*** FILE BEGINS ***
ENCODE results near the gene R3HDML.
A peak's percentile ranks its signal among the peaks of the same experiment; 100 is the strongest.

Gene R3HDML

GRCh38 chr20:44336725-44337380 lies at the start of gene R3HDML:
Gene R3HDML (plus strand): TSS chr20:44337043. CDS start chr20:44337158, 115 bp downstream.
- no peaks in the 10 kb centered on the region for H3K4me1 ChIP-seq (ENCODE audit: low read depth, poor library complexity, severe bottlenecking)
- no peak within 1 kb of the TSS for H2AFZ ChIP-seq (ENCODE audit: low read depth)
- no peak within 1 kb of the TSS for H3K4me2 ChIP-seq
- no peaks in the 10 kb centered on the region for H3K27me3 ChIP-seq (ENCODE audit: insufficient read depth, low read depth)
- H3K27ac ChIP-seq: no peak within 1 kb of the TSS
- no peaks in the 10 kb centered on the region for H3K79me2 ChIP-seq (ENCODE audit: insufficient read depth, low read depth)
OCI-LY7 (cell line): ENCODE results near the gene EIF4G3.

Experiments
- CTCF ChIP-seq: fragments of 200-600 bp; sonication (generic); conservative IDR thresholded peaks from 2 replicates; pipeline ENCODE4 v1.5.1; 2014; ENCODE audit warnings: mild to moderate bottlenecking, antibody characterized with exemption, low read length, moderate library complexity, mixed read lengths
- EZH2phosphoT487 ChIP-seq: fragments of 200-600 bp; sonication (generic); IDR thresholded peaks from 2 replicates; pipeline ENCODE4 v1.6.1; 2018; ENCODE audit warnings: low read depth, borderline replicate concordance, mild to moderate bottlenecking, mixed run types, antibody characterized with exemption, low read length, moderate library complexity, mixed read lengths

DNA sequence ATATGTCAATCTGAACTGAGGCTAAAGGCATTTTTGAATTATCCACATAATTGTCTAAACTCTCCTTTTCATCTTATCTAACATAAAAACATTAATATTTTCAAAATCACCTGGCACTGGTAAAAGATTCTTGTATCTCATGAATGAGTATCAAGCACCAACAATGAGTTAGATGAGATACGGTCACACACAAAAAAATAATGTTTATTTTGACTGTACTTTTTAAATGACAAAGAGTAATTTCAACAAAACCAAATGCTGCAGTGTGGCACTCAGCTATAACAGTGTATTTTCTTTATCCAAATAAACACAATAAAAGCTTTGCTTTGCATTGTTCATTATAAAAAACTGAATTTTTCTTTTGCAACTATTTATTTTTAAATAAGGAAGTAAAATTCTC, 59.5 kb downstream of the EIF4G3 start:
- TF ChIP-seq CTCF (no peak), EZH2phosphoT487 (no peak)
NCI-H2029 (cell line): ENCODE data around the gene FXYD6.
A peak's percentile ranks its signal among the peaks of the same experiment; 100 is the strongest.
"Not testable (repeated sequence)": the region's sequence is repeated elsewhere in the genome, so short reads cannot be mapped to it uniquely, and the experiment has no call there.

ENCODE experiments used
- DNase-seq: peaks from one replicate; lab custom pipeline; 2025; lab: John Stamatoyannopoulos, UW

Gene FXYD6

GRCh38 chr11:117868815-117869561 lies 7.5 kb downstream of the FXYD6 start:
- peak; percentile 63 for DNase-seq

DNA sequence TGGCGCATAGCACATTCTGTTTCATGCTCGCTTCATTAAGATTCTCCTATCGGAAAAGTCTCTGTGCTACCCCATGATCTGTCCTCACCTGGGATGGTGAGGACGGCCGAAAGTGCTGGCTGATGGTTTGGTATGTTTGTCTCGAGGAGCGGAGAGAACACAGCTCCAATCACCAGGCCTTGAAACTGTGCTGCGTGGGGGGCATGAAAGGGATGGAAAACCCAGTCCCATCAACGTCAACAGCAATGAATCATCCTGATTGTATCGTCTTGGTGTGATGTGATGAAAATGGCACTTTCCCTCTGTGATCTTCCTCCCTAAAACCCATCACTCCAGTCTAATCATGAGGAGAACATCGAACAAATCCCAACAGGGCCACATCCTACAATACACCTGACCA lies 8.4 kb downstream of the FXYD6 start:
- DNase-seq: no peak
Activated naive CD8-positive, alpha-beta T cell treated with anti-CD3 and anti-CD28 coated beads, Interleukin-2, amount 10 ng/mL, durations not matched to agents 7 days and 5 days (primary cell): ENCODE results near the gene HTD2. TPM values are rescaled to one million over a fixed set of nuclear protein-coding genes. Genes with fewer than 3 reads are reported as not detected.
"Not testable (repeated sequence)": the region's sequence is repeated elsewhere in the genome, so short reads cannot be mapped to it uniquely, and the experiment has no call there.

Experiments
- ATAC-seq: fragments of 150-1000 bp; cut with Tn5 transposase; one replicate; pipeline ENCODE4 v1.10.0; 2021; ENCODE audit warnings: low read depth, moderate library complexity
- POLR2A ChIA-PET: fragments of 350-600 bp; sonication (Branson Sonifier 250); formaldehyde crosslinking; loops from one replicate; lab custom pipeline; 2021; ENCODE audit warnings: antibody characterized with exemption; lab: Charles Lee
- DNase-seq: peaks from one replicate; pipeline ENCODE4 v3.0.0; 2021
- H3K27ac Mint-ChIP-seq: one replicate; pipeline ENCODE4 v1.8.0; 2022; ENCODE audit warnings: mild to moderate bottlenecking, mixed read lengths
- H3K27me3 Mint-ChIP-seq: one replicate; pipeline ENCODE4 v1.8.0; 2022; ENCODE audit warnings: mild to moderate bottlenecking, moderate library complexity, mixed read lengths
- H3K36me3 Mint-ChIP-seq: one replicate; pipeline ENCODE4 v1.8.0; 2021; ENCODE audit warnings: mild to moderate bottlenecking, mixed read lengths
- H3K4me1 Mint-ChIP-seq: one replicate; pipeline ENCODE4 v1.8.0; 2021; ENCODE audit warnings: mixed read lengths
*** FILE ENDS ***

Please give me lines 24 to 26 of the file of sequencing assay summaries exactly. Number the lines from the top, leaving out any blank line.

GRCh38 chr11:117868815-117869561 lies 7.5 kb downstream of the FXYD6 start:
- peak; percentile 63 for DNase-seq

DNA sequence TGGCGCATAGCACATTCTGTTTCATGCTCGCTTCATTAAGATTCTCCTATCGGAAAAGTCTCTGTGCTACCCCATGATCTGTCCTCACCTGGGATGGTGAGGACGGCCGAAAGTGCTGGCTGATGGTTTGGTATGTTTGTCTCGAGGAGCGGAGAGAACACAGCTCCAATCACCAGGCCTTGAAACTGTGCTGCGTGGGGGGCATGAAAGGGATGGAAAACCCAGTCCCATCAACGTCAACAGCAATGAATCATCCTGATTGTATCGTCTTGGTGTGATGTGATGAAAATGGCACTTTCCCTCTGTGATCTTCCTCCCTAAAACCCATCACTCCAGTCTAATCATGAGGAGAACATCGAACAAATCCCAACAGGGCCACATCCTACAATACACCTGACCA lies 8.4 kb downstream of the FXYD6 start: